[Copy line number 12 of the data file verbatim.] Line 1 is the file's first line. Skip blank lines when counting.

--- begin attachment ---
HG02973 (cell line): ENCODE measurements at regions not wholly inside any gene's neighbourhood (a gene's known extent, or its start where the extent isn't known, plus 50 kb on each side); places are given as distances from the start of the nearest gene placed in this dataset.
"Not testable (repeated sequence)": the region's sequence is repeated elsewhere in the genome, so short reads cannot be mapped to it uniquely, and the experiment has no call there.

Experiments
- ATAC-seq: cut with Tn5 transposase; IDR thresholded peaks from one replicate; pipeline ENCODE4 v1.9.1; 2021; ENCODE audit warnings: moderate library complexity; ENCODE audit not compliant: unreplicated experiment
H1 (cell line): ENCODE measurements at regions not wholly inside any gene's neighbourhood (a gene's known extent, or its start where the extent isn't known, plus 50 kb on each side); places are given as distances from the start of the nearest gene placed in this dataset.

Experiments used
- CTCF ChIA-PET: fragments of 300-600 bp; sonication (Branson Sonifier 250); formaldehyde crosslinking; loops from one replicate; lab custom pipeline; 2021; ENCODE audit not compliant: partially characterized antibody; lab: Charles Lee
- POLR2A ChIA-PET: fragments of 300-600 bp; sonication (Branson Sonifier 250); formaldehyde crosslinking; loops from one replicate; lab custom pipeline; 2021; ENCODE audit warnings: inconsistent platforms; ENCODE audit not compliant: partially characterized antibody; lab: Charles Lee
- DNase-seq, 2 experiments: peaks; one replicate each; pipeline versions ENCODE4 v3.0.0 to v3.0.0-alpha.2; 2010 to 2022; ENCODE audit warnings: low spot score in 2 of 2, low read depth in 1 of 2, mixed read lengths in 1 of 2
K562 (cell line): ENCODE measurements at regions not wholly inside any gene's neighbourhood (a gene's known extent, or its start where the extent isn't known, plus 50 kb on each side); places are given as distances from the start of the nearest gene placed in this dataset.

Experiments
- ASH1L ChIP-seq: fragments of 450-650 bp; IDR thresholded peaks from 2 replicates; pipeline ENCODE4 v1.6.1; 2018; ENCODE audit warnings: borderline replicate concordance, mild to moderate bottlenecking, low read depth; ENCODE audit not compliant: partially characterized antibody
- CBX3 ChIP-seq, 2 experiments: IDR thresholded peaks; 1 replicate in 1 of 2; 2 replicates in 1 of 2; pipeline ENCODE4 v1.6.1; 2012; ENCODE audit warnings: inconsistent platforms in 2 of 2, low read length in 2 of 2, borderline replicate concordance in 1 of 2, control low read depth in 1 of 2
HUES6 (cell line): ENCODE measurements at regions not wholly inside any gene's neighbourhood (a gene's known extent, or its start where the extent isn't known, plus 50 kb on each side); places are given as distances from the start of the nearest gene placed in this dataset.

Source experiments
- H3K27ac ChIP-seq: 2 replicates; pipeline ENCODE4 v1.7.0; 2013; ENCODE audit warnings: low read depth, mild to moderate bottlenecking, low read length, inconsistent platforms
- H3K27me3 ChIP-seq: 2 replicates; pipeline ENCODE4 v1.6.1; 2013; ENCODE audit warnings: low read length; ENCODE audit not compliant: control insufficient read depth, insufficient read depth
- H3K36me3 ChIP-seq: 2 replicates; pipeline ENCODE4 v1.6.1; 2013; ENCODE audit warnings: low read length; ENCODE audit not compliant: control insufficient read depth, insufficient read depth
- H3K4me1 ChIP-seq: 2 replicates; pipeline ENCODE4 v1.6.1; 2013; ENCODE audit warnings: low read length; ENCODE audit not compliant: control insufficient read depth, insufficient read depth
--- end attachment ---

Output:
- ASH1L ChIP-seq: fragments of 450-650 bp; IDR thresholded peaks from 2 replicates; pipeline ENCODE4 v1.6.1; 2018; ENCODE audit warnings: borderline replicate concordance, mild to moderate bottlenecking, low read depth; ENCODE audit not compliant: partially characterized antibody